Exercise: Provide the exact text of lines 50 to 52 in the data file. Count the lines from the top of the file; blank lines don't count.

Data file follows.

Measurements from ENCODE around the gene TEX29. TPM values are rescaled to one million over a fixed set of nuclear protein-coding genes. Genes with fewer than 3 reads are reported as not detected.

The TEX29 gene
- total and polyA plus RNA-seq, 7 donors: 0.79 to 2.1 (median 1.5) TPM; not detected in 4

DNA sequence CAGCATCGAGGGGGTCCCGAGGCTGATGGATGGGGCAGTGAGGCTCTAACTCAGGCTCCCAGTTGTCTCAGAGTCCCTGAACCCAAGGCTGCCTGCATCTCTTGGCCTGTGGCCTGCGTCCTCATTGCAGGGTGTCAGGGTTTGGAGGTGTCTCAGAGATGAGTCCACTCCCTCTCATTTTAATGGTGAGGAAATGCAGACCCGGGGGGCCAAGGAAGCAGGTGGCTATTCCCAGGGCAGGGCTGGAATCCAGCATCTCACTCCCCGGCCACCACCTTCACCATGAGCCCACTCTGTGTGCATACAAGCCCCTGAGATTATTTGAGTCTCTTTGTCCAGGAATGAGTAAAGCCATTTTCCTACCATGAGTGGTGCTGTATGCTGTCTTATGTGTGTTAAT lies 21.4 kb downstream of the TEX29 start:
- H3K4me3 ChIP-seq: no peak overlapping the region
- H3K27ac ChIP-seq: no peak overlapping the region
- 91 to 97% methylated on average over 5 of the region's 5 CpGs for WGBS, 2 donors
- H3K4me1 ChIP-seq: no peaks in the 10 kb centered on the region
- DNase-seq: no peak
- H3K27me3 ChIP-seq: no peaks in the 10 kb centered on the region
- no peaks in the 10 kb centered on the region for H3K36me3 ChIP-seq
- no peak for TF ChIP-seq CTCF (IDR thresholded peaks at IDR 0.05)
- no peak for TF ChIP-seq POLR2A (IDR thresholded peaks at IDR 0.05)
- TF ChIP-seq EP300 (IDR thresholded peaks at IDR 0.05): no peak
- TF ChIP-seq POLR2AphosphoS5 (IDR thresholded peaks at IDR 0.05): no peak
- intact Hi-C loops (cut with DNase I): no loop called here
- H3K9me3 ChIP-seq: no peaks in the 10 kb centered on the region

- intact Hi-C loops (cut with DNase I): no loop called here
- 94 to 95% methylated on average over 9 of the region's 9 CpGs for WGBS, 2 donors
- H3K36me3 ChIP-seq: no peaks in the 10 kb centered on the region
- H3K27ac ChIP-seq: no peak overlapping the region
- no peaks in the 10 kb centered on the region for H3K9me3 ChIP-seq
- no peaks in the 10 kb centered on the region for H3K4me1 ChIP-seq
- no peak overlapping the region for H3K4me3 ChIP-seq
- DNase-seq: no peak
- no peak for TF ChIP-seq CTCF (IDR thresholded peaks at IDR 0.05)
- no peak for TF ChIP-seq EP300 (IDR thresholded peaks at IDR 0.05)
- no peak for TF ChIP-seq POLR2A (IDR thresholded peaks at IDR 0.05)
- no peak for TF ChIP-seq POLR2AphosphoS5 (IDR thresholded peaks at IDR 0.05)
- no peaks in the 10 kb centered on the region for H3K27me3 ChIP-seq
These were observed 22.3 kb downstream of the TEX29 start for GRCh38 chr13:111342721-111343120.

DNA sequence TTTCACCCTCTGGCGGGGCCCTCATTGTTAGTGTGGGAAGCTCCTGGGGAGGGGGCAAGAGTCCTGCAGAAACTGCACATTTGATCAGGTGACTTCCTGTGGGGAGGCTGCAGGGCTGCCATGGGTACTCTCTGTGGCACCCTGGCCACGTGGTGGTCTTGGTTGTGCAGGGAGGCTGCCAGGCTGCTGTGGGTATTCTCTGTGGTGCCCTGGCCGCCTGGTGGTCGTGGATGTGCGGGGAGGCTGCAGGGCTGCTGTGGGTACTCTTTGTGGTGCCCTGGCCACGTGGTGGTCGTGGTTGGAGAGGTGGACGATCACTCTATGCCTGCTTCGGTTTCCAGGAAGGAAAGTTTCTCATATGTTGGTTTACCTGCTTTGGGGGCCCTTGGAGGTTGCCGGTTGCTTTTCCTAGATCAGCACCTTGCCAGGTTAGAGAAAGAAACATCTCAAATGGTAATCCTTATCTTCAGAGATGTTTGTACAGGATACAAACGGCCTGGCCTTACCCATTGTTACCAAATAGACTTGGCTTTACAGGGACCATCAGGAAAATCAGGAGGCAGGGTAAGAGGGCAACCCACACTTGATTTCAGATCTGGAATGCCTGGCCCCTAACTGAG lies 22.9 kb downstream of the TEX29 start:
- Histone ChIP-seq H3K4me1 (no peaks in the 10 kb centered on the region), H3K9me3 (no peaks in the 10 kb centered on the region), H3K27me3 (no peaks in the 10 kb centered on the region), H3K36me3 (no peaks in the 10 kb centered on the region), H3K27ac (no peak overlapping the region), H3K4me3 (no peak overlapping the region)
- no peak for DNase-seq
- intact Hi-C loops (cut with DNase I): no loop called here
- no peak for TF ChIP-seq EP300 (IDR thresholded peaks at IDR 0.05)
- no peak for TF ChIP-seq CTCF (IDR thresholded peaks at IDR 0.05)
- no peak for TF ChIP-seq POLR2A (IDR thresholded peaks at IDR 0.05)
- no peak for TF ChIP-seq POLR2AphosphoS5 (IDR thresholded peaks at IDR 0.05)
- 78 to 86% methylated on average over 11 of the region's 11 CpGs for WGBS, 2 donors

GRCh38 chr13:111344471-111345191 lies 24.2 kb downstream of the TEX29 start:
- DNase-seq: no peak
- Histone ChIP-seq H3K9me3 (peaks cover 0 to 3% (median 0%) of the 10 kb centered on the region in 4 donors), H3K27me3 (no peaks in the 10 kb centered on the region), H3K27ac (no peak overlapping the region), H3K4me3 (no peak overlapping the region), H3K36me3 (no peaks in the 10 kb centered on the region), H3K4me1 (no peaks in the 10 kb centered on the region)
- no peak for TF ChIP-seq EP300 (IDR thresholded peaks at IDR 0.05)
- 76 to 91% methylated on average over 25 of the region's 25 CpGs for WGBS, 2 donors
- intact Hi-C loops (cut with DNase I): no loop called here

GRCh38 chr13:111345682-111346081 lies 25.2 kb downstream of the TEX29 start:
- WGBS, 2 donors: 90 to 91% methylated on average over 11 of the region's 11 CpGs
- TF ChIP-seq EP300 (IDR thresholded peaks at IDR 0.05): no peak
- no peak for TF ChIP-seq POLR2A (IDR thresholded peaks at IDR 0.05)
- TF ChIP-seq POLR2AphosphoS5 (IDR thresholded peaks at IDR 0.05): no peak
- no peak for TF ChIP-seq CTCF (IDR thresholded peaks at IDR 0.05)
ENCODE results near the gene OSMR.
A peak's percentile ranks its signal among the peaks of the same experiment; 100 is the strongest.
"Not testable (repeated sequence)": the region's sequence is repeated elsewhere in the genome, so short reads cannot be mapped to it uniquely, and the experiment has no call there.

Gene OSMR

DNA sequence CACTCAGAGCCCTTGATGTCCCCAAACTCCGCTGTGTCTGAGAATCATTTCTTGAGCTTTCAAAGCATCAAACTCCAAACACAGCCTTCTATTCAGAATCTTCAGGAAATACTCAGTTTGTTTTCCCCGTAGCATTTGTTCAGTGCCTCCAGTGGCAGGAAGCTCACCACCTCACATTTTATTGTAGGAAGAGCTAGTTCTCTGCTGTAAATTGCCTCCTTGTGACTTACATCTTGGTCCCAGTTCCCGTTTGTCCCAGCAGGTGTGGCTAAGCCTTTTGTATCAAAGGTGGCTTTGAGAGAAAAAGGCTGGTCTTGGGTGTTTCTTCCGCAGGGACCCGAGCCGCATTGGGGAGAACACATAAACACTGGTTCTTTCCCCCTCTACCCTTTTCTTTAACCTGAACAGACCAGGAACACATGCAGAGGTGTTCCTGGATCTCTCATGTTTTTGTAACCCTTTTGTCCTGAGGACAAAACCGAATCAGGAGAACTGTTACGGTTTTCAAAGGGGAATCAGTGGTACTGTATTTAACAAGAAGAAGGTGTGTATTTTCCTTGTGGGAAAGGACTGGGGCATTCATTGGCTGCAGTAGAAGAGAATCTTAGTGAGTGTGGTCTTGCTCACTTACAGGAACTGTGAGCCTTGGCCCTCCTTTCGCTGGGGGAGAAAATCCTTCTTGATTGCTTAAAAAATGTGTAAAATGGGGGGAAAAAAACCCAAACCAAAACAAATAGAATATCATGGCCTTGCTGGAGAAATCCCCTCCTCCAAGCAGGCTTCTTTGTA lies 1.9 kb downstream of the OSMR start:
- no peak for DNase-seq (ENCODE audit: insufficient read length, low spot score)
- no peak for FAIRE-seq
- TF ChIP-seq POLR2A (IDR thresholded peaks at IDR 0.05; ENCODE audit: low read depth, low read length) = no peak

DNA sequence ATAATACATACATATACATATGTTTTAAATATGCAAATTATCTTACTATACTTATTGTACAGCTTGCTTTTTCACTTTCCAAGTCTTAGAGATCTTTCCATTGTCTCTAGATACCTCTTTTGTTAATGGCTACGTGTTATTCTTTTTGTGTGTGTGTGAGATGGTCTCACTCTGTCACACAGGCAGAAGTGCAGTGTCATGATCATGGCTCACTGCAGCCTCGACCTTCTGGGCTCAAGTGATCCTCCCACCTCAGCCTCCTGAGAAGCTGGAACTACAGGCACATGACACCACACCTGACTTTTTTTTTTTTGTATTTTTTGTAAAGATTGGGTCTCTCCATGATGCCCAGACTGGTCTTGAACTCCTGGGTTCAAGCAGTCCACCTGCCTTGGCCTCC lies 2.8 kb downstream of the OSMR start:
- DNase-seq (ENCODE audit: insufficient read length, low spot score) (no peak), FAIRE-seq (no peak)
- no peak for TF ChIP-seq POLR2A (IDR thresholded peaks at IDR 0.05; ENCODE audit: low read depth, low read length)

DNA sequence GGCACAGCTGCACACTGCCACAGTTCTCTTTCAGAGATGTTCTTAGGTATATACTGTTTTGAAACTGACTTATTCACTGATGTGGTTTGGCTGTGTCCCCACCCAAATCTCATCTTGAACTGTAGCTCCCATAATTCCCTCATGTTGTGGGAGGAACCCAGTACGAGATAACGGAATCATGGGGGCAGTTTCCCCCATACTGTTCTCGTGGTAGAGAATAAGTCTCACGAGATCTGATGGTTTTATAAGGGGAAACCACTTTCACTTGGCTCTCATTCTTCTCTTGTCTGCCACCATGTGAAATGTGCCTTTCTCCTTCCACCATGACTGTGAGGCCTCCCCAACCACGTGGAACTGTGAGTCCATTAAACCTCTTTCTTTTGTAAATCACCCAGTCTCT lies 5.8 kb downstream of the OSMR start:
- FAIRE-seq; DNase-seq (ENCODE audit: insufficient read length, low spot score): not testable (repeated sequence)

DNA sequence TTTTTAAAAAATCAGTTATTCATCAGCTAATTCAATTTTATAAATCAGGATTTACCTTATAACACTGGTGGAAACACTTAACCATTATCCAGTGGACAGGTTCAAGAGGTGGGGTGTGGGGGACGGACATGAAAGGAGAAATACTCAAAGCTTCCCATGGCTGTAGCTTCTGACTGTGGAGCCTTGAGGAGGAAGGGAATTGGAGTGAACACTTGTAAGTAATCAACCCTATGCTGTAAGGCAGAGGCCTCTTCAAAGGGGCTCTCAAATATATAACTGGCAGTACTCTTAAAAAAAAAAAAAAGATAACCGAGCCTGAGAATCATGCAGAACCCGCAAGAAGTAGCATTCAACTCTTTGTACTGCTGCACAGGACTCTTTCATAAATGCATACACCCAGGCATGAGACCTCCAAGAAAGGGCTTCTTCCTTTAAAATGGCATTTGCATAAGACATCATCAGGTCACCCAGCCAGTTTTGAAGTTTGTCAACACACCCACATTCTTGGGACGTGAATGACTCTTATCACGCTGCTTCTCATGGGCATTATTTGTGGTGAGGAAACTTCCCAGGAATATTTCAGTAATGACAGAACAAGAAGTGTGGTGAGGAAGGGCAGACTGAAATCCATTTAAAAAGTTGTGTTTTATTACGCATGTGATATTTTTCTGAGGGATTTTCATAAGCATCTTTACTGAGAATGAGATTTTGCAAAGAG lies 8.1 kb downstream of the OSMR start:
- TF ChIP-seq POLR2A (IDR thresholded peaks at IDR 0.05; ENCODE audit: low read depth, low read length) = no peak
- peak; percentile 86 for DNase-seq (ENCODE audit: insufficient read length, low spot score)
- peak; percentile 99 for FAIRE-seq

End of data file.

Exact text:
- no peak for TF ChIP-seq POLR2A (IDR thresholded peaks at IDR 0.05)
- TF ChIP-seq POLR2AphosphoS5 (IDR thresholded peaks at IDR 0.05): no peak
- no peak for TF ChIP-seq CTCF (IDR thresholded peaks at IDR 0.05)